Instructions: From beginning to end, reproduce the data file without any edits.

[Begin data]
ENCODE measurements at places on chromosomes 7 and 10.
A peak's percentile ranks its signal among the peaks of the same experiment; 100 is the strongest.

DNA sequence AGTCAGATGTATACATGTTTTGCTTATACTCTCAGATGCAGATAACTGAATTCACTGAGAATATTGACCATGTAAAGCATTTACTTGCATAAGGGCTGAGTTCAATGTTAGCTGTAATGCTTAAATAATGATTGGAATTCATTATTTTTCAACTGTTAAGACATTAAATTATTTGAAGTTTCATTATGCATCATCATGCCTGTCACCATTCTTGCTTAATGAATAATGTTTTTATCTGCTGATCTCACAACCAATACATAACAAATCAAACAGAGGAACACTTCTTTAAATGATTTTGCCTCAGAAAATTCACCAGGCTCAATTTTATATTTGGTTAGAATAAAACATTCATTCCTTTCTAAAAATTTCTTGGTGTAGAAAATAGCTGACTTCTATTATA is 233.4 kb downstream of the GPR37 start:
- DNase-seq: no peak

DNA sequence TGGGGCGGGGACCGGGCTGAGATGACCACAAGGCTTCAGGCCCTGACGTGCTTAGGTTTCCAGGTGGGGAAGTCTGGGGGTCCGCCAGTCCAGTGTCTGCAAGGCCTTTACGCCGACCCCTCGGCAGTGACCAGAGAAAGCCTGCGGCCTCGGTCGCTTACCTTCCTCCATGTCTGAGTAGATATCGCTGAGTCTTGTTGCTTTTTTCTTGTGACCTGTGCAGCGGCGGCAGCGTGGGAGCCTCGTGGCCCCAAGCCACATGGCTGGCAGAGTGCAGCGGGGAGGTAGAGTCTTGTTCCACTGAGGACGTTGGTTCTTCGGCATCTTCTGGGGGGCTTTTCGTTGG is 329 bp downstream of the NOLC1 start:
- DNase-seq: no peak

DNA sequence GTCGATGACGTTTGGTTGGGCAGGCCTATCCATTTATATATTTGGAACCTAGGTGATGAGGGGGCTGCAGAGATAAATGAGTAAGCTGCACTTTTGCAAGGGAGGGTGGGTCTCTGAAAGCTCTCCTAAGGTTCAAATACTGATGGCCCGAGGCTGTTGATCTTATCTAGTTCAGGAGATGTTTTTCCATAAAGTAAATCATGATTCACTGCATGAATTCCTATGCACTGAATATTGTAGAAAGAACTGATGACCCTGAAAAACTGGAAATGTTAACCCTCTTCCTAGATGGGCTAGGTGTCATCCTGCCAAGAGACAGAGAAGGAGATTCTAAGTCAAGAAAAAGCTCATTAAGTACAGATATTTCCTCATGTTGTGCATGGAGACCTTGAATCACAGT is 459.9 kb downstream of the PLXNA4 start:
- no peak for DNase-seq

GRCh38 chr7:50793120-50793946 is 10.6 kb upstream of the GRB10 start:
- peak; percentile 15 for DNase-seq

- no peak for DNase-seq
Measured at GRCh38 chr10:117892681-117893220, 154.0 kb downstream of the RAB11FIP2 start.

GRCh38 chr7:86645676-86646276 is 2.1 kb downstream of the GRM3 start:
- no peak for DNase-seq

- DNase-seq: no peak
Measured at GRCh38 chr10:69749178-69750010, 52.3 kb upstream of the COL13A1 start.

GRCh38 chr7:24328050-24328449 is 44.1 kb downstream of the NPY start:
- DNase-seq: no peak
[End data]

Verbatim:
ENCODE measurements at places on chromosomes 7 and 10.
A peak's percentile ranks its signal among the peaks of the same experiment; 100 is the strongest.

DNA sequence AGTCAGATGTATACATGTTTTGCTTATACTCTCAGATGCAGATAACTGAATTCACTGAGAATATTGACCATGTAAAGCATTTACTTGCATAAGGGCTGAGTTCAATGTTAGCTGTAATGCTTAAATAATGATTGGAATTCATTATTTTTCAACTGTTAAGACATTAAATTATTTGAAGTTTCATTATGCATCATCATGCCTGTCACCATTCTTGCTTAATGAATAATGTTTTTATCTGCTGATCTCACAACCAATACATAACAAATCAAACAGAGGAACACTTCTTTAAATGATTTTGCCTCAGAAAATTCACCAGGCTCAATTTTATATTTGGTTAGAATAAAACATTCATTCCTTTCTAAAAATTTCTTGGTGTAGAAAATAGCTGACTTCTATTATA is 233.4 kb downstream of the GPR37 start:
- DNase-seq: no peak

DNA sequence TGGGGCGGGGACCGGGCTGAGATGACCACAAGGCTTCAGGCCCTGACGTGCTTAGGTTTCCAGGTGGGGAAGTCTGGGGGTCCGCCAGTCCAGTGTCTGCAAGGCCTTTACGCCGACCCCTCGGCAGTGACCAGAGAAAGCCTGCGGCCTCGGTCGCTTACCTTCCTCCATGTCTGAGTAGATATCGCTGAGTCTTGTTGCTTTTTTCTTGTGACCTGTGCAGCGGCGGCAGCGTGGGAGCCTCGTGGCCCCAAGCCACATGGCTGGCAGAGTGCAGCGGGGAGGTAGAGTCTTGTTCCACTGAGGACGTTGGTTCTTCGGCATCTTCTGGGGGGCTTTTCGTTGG is 329 bp downstream of the NOLC1 start:
- DNase-seq: no peak

DNA sequence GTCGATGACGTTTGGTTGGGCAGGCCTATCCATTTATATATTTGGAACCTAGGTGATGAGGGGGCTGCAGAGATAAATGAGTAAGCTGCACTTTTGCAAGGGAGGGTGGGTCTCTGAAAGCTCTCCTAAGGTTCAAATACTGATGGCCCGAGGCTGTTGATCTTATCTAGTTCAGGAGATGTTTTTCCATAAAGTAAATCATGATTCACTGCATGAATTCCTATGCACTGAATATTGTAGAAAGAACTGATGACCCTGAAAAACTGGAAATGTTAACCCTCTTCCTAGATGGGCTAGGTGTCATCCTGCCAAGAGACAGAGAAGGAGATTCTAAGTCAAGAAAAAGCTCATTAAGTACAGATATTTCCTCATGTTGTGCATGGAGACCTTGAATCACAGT is 459.9 kb downstream of the PLXNA4 start:
- no peak for DNase-seq

GRCh38 chr7:50793120-50793946 is 10.6 kb upstream of the GRB10 start:
- peak; percentile 15 for DNase-seq

- no peak for DNase-seq
Measured at GRCh38 chr10:117892681-117893220, 154.0 kb downstream of the RAB11FIP2 start.

GRCh38 chr7:86645676-86646276 is 2.1 kb downstream of the GRM3 start:
- no peak for DNase-seq

- DNase-seq: no peak
Measured at GRCh38 chr10:69749178-69750010, 52.3 kb upstream of the COL13A1 start.

GRCh38 chr7:24328050-24328449 is 44.1 kb downstream of the NPY start:
- DNase-seq: no peak